Sydney Writers' Centre interviews Australian kids and YA author Tristan Bancks

Sydney Writers' Centre interviews Australian kids and YA author Tristan Bancks

Tristan Bancks is an author predominantly of children’s and teen books, particularly for boys. He’s also the author behind the Mac Slater series of books and the illustrated series, “Nitboy”, which is currently being developed for television. His latest books are “Galactic Adventures: First Kids in Space” and “My Life and Other Stuff I Made Up”.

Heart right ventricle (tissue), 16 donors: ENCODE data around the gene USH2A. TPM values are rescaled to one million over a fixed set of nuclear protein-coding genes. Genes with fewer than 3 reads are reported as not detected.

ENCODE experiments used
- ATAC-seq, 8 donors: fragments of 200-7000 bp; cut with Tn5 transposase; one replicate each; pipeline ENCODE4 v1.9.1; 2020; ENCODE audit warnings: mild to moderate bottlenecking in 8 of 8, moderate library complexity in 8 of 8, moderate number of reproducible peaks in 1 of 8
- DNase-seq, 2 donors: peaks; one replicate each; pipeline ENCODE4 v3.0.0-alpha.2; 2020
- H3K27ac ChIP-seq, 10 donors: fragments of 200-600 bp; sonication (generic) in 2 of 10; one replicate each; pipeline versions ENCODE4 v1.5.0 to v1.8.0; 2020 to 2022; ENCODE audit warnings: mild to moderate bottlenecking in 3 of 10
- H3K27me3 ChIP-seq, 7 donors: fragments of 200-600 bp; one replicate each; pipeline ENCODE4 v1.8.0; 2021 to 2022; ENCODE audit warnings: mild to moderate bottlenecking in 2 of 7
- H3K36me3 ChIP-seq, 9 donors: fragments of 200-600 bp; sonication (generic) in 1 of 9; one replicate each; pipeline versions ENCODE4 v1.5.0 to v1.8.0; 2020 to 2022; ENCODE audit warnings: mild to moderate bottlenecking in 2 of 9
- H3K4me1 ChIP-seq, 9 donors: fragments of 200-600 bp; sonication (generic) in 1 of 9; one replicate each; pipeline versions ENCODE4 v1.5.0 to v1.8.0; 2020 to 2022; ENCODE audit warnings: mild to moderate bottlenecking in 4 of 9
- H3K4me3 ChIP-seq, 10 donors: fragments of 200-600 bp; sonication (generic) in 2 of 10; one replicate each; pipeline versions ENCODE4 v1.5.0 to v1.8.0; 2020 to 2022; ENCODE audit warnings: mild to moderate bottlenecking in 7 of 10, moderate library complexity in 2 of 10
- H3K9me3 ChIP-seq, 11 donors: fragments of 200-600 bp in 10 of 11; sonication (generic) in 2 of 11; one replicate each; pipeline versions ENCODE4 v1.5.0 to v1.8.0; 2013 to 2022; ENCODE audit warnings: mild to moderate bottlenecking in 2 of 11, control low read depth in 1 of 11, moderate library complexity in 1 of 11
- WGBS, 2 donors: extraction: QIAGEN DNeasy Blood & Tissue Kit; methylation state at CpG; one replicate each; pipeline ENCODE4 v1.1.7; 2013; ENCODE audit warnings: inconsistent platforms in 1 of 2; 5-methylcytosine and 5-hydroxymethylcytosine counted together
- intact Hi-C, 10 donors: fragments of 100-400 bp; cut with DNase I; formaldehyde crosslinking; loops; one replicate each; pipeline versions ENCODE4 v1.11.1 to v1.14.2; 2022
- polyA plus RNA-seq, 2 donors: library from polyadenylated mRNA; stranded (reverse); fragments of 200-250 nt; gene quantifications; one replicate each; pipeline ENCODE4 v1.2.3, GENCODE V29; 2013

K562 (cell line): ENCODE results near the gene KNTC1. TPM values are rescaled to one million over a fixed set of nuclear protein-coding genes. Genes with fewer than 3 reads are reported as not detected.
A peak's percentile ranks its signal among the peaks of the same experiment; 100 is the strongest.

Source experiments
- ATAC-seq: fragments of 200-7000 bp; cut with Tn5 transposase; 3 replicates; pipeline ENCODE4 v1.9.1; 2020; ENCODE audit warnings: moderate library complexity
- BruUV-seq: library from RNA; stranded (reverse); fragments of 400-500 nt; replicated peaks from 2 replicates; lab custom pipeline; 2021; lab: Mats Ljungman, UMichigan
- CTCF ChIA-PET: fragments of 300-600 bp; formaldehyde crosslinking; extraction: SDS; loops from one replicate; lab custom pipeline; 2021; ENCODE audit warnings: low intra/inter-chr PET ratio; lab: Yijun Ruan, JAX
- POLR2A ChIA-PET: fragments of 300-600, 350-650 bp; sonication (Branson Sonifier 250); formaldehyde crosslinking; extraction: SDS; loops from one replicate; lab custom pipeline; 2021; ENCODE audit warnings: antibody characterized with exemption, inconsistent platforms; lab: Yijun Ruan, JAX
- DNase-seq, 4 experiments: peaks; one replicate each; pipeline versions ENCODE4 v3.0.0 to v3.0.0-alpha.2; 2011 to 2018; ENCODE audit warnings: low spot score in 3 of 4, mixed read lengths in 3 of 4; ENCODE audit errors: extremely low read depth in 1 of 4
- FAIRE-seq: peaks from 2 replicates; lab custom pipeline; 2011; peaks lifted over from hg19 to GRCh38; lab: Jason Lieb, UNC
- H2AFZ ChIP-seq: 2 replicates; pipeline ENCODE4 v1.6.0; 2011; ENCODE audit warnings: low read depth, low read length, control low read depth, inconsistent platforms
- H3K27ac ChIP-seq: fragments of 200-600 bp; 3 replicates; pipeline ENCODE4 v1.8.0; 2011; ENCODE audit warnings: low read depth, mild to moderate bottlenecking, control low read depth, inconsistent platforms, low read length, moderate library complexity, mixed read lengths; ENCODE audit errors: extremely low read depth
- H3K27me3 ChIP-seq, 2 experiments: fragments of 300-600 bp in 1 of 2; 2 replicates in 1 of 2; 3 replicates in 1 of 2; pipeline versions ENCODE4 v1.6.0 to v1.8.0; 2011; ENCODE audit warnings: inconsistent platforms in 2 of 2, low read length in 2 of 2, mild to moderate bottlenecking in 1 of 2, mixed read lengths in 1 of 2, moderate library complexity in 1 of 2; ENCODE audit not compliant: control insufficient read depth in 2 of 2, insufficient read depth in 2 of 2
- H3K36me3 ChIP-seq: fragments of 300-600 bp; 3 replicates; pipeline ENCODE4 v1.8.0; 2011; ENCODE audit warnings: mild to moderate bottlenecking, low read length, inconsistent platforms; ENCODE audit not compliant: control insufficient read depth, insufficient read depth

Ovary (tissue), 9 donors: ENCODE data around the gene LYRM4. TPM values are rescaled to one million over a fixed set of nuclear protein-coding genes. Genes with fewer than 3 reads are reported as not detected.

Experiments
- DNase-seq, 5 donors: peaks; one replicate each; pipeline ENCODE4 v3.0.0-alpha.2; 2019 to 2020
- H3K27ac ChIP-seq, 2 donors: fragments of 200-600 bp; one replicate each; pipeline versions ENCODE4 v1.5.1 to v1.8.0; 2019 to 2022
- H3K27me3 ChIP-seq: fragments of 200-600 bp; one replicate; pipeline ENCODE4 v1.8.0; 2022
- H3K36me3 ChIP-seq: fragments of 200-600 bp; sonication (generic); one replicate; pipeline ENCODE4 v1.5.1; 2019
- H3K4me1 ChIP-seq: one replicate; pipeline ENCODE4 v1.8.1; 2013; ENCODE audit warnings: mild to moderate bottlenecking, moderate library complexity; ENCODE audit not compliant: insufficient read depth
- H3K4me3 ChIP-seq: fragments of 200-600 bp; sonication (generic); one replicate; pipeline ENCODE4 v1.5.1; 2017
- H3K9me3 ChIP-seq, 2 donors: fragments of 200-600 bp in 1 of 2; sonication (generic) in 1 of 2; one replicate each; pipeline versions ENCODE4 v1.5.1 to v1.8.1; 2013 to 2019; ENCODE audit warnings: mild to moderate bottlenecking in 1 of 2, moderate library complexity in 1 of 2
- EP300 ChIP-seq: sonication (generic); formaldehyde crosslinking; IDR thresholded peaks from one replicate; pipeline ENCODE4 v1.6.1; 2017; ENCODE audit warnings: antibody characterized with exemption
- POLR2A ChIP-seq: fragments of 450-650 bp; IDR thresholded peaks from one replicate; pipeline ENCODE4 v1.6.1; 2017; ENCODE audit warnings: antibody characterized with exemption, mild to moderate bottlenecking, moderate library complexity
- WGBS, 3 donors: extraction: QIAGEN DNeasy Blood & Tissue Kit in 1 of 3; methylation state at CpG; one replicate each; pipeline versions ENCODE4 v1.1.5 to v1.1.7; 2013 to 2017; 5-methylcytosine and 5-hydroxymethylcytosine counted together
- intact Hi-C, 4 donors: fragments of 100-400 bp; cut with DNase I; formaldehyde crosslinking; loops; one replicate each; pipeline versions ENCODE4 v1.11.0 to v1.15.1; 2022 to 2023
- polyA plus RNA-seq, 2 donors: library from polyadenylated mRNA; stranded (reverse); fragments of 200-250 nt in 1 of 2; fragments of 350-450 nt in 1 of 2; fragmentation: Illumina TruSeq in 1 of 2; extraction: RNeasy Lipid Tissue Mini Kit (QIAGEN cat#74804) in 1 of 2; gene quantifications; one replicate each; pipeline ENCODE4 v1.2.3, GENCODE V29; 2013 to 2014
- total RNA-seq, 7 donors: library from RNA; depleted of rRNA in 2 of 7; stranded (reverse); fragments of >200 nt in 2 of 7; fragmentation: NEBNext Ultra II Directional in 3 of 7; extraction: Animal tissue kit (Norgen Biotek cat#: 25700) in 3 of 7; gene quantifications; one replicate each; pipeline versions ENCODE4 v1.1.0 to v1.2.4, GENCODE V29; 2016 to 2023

hi Valerie kooky from the Sydney right of center and today I'm talking to author Tristan banks Tristan is an author predominantly of children's and teen books particularly for boys he's also the author behind at the max later series of books and the illustrated series meat boy which is currently being developed for television his latest books are galactic adventures first kids in space and this book my life and other stuff I made up Tristan welcome to the Sydney router setup thank you do you Tristan you're releasing these two books in quick succession tell us about this one first my life and other stuff are made up well it is what the title says it's very young descriptive title it is it's about stories things that happen to me weird funny stuff that happened to me when I was a kid and then I've embellished those stories and made them a bit wild or a bit crazier and a bit more amazing than they actually are and i think the sort of theory behind the book is that every kid has stories and that they should use those stories as a jumping-off point for telling their own tales mm-hmm now I must admit I don't have kids and I'm not very familiar with what young boys are interested in but it seems that interested in in in lots of bodily fluids colostomy bags this blower hat vomit um kissing a dog after he's eaten poo very sick you talk about this stuff so where do all of it you said this is cat came from your experience but if this is about the adventures of a young boy called Tom weekly so have you just did these things happen to you a lot of did like the dog kisser is about a kid who takes his dog for a walk and every day no matter what time they always run into this guy who kisses his dog and he's like it was a beautiful Chinook II who's the one who's the puppy dog and the dog licks him all over the face and then at one stage he opens his mouth and the dog looks right inside and I told us I read this story to kids in schools and they're like oh when I say this and you know lots of it that and that is based on somebody who we used to run into and would walk our dog and and then yeah there are lots of odd stories in there about the time that I had my appendix out in order to avoid detention with the school librarian and you know lots of things that actually happened to me but then I've sort of embellished them and made them a bit a bit Mair than they actually work so tell us about galactic adventures first kids in space what is behind this idea why did you want to write this book which is a quite a different book in a different age 22 my life and other stuff I matter yeah it's probably more middle grade galactic adventures upper primary and early high school and I was just interested in this civilian space travel movement you know richard branson's virgin galactic and people are putting down two hundred thousand dollars to book their ticket to space for five minutes of weightlessness and also the characters who are paying 20 to 35 million dollars for a seat for 10 days on the International Space Station and I was just intrigued by the fact that regular people were regular people with 35 million dollars are going into space and you know I thought it can't be that long before kids go into space and so this book explores that idea so this is a novel and it tracks you know a story and narrative story to you plop the whole story before you write or do you just start writing and see where the muse takes you how does it work for you is it a bit of both I on that book I wrote so zero draft where I just go in and I'll just free right and then of course your room I will use to avoid doing that because you really back and there's all these tangents you know you have an idea midway through that takes it off in this direction and it it's hard to wrestle it back into shape but interesting things happen on that journey when you're just free right and your lip let things flow so I let that happen and a lot of interesting characters sort of came up and odd things a sort of mysterious kids that he runs to run their do along the way the wouldn't have but had I been more plotting you from the very beginning so are you afraid if that happens that you won't get to it into like you could just keep on going on those tensions a beard I have a general direction that I'm going in I do i do I you know I've done a lot of thinking before I actually get to writing the draft so I tend to know where I'm kind of hitting but then occasionally you know you do go off on a tangent then you you just go with it but no I feel comfortable enough that I will find an ending it's usually not very good the first time I right at the end but you know by about the seventh time it does it starts to work so you also conduct workshops in schools in four groups of young people of creativity and you're currently on tour with get reading tell us a bit about those things um at first it's a big part of being a children's what they're doing workshops and talks and at first I didn't know whether I like that aspect I sort of thought I just want to be left alone her to write write write write write write but writing drives you crazy after a while you know if you if you have too much time to write and there's this unlimited expense you know you do need parameters around it so I actually enjoyed a lot going to schools and talking to kids and you know today I went to balmain primary school talking to a bunch of kids and one of them was talking about pulling their tooth out tying a string to a door and pulling their tooth out and all the kids alike and then she said I and I said I began to pull your tooth out now because she said it was a bit wobbly and she said yeah okay and I was like no we can't do you not supposed to say okay I think she got a piece of string and tied it around a tooth and she was pulling it all the other kids are going no no don't and then she actually pulled her tooth out right in front of me and these other kids so things like that are just gold and I jotted it down in my iphone as I left the school and that's definitely got to be a short story it's a short story in there somewhere you're just talking about your iphone I know you're quite connected you do some skype visits to two classrooms and you also have a website and you're quite active in social media how important do you think that access 50s for for authors these days I think it's essential i think i think i was reading someone interesting blog or can't think so there is seth Cody or much shatkin or one of those guys and they were talking about the fact that that model of the of the writer in the cabin in the woods doesn't exist anymore nathan bransford i think it was saying it doesn't exist anymore you can't just write the book in the woods and send it to the people who get it out there for you and they'll take care of that that just doesn't like the publisher rifle think it's a real partnership now and you've got to work together and I think that and they will work harder for you if you were the writer or working hard to to get your book out there to spread the word and you know I quite like that aspect of it too now we had a lot of questions from our Facebook community as well that they wanted me to ask you so I'm going to ask a few of those how do you ensure that you don't talk down to children when writing and get don't pitch to high above their heads where do you get that middle ground well I think it's not something that I give conscious thought to I feel like I can talk to kids I feel like I I feel like I just don't don't talk down to them and I don't write if you're writing literary fiction I guess that can go over a kid's head but you don't mind I feel like the stories that I writer engaging stories that I would have really liked when I was you know 10 12 years old so I think I think you just find it by doing it by writing over and over and seeing how the stories go read the stories to kids and I see their reactions and I think you slowly feel it out the time because this as we've said this is quite a different age to this you know they are a different audience because this is younger so how do you switch hats like you know it's so subtle the voices and in the audience since for these two books how do you switch hats between writing for one and writing foot to the other yeah I guess it's just the age of the character as well I tend to you know to young the character in my life and other stuff too galactic adventures I think there might be difference might be like 12 and 14 or something like that and or 11 and 13 sec and so I guess it's just imagining what is it like being a kid of that age what was it like in your first year of high school versus you know when you're in year four you five connoting and I don't know it just naturally flows but I think in structurally or in shorter sentences you know a simple of vocabulary all of those things helped and I guess just the ideas the ideas within the story you're naturally if you're writing a story with a year seven or eight kid in mind you naturally write more complex ideas for them to deal with to do with mortality and and their own drift from the sort of safety of childhood into that kind of unknown thing of high school you make it sound so easy Tristan I'm sure for a lot of people that's not quite that easy because I've read some of your stuff for those adults as well and it's excellent so you do make it sound quite easy but you're obviously able to switch between the two i think when i first met you with 16 years ago in the halls of pacific magazines and at that time you were writing for magazines so you were discovering writing for the first time were you trying out different genres of writing before you found your Kneeshaw how did you end up deciding on children's and teens yeah I rope I read lots of stuff I wrote if for magazines and I write for TV and England when I was presenting their and research off v and then I've written short films and I've written feature films the feature films didn't get up but the but the short films did and the features taught me it taught me a lot so and then I had this opportunity to write before I heard about a publisher looking for writers for an educational book series and it seemed like a good opportunity and I've written for kids TV and things so I went for it and tried it out loved it so much and then i wrote for another educational series and then it started developing my own trade book project as well so it was it was you know an evolution and I think everything you write helps you to write the next thing known and writing different genres that had a different media really helps so an interesting question then from one of our Facebook fans is what do you wish someone had said to you when you were starting out hmm I think just just right just do it when I was wanting to direct films and I spoke to lots of assistant directors and people who are in production and they said oh well maybe I can do that be around a lot of sets and they said no just go and do it just go and make films write a film go and shoot it and that's how you learn and I think say was writing you can't learn by hanging out with other people or but you know you do it by every day sitting down at the desk and just starting to write the discipline yeah I think I think that's what it is and if you love doing it then it doesn't really take that much discipline if you can put their headphones on and dive into that world and not be too precious about what you're writing in the beginning and and just let the words flow I think that's that's the secret to it all so what's your writing routine when you're actually writing a book what do you do you know a ritual that you have to start the day do you pray to the writing gods I do you do get a little bit superstitious about it about how you sort of get out of bed and where you you know yo and and when you organize the cup of tea but I tend to try to get up in about six this is when i'm having a writing day and when i'm having periods of writing i'll get up at six and i'll go on write three pages flat out and I've just stuff whatever's in my head and sort of veering towards my current manuscript and then I'll write for until seven o'clock just working working on the actual new manuscript and then I'll stop for an hour and then from like eight til 11 so I do about four hours writing in the day eight til 11 i'll be working on the manuscript and then sort of 11 till 3 i'll work on you know email and all the business aspect to be a writer that's why my general any pretty much to stick with it because as long as you can stick to a routine then you'll get the words out there do you try and achieve a certain workout I do I usually try for I used to try for two thousand words a day but the new book that I'm working on is just dictating to me that I it's not going to do two thousand words a day and it's more like a thousand words a day and I kind of help it and it's being a longer a longer draft that I've ever written before but it wants to be written that slowly so I have to go with it tell us can you tell us what your work what you're working on it oh it's about a kid on the run a kid who his parents have done the wrong thing who take him out of school and say they're going on a holiday but he realizes that things aren't quite right and he has to become a detective within his own life to work out what's happened is it bit darker than other things that you Richard before maybe it's a bit dark there's lots of lightness in there lots of humor in things but it's a big thing that he's dealing with and I think hopefully kids all sort of understand it's very much about kids getting are often dictated to by adults everything they do is dictated to but what do you do when the adults aren't acting responsibly and you have to actually act on your own volition and you know make ethical decisions yes so putting kids in two lemmas and also getting them to face the darker side of things is interesting point and one of our faith facebook fans has a good question but I just want to read this prologue first out of galactic adventures it says in 1971 two years after the first moon landing the US government secretly attempted to send three children into space the craft containing 13 year-old Douglas Bailey the live in UROD meriden holden and nine year old robert white exploded before it lived earth and I must have been I read that and I just went Wow now our Facebook someone at one of her facebook fans who said some people thought Harry Potter was too scary for children but they loved it is there a fine line between providing adventure and excitement for children and scaring them you know how do you know when you may be crossing the line yeah I think I'm pretty conscious of it I don't know that is a big big opening you know this but when I was in year six my first day of year six I was we're all gathered around the space shuttle Challenger was about to take off and it was taking a teacher up the first time NASA had taken a civilian I think into space and we're watching and two minutes into the journey it exploded and there was this yes and I feel like I remember that really distinctly when it was and what that what that felt like and that really influenced the writing and that prologue was very much influenced by that experience and you know what was our 11 years old and and you know kids do experience dark things I certainly I'm certainly not as dark as a lot of the young that's what a lot of the Harry Potter books no it's like as they progressed more like the first harry potter perhaps rather than the sort of 6th or so to enjoy riding shore stories or longer pieces I like the balance between short stories and longer pieces when you've been writing something really long like I wrote galactic adventures in my life simultaneously so I and you know been writing these drafts of galactic and there's lots of characters and a lot to plot and lots of things to take care of and so he can write a short story after that was the greatest dream ever so there are a really good balance between one another is so thankful to write something short after you've written something long but then after a while of writing short stories i think i yank it to tell something with a bit more of it up when you were starting out or when you were you know the merging writer what were you doing to hone your craft when what advice would you give to people to hone your product to hone their craft just writing a lot you know and getting what stuff out there i'm not into writing and putting everything in the proverbial draw i'm really into to write a short film i'm gonna go and make the short film anything i'm going to write a book i'm going to work really hard to make sure that the thing is published story for me to write an article i'll work hard to get it out there i think yeah i mean i do a lot of writing that's just that's just for me but if i'm actually working on a project that i think is worth investing timing i also work i also worked just as hard to get it out there so publishers I mean it's a commercial reality that publishers need a marketable book and you know it need to take certain boxes do you write some of your books with that in mind to fit what they might be looking for or or or not I tend to write stories that I think kids will will like I certainly don't I mean you are writing for kids it's like if I told you a story that what I did on the weekend I'd tell you different things to what I would tell a twelve-year-old I just I just veered towards certain things that might be interesting to you I was actually burn at Beckett a writer I a writer at reading matters that gave that example of how how you sort of very when you're writing for kids so certainly I think about who I'm writing for it I think about me at that age and I tend to write more for that rather than thinking what's the market and how am I gonna you know I gotta stick a few werewolves in just to try no it's just so careful sure another question from our Facebook fans what's your best advice or tips you can give somebody who's writing for children I'd say apartment right right right of course but yeah try to try to remember what you were like as a kid trying to write a lot of your memories as a child / file on my computer that's just like pages and pages and pages of memories of cousins that have friends at school and all the things that I might have forgotten and I revisit that and I explore further into different ideas to do with my childhood and I would say try to read read lots of books the kids read in the market you can't ever expect that just because you have kids and you want to write books that are four books for kids that you know that that's all you know you also need to read it what everybody else is writing for kids I would see who's doing it well and who's not doing it well I've learned from those authors yeah a lot of the people who are buying these books other parents of the children who are who are reading it what's your advice to them if they said to you you know we just want our kids to be more creative and not just sitting on the computer and play computer games so what's your advice to them I'd say arm them with these tools for creativity you know arm them with lots of paper and lots of pencils and with and help them to tell their stories you know sit down and get them to you know if they're into Lego or something like that maybe they'll create a LEGO creation and then you say okay what story can you tell about is and a kid up sit there until you a whole scenario around a single lego thing that they've built and and you know and i often get my son's to do that and then I'll transcribe their stories for them and get the stories down and then you read them back and they're so amazed this open it I'll read it again really because they love the stories they've created even before their you know old enough to be able to write their own stories down you obviously passionate about this site I think so yeah I think it's really important I make little stop-motion movies with my kids as well and I love that and I think I think providing our story stimulus is it is really important you know I give them a video camera give them a as stills camera to go and shoot pictures the things that they're interested in you know encourage that when you free certain your final line or of a chapter or a certain piece of work what's your inner barometer how do you get that sort of feeling that you know that's okay or you know that really sucks how do you know what what's what tells you that something wrong it's just I guess leaving it alone for a period and then coming back whether it's two days or a week or a month that thing when you come back and you just know I don't know I could analyze it I guess but it's just most of it is just instinct of understanding that that sentence is you know maybe I've written eight sentences in a row that are the same length or something if you know you've got to vary that or a character is one-dimensional and feeling paper-thin that you know you've got to give greater detail on who that character is or most of it is just instinct of having read lots of good children's literature and knowing that this isn't yet as good as that visible called Hatchet by gary paulsen without a kid who crashes in the Canadian wilderness and has to survive by itself out there and it's really good it's really tight it's really simple sort of Hemingway short prose and I I really like that kind of lean things at the moment I'm trying to write this book and I want it to be as good as hatchet try to set the bar the bar high I'm sure you'll reach it if not exceeded now we you talked about characters do you some writers they met out their characters they fill an entire questionnaires to get the entire backstory of their character whether that's included in the in the final version or not before they even start writing how do you develop your characters the character to have a scenario and I start riding around that like what if kids went into space who will be the first kids in space or what if there was a kid who got into all these kooky situations and we did any resorts of struggling to survive you know suburban life they're all be there usually via what if like that and the characters usually in the first draft are pretty one-dimensional but they start as I write the story and the situations come up the characters start to expand and become more 3d certainly i usually don't start with a character and then find the final scenario it's usually the other way around me now writing a book like this has a very long gestation period you've got the idea you've got the first draft you've got you know getting it back from your publisher you've got it in you got redraft adjust its long which is the most exciting part which is the partner thank you you know a bed in the morning usually the first draft when you're really excited and you're foolish enough to think that you're going to be able to write this really well it's really great yeah there's going to be the best thing you've ever written and you're so fired up and then getting the book back from the printer it's the sort of either too exciting bits and then that bit in the middle is sort of like a you know an arc like this where you go down into the woods and then you think what am I writing this thing for and I know nothing about what I'm writing about and you know and you just want to give up and you that usually happens on every book but I think that's a crucial point to get to when you want to give it a give up but you know you just there's something in you that believe you can get back up here and find your way out of the woods and when you do it feel so good when you're reading that draft back and it actually reads well and you're like this is almost like a book is not someone good almost publish this but I mean these days rested you're a successful stream Lee talented author do you do you have those periods of insecurity happy that so many successful talented I mean I mainly just said I'm thinking about how successful and tell them today and then the words just flow haha no i mean i think like like every rider everything you're right it's kind of hard you know you get to a point where you just don't know i think i think that's the most exciting thing to write something that you don't know how to write then you haven't written before you don't have a recipe for to follow the you know just join the dots i think that's that's the exciting part about writing having a question that you don't know the answer to and letting that guide you through the through the right one before and on that note thank you very much for your time today Tristan no worries thank you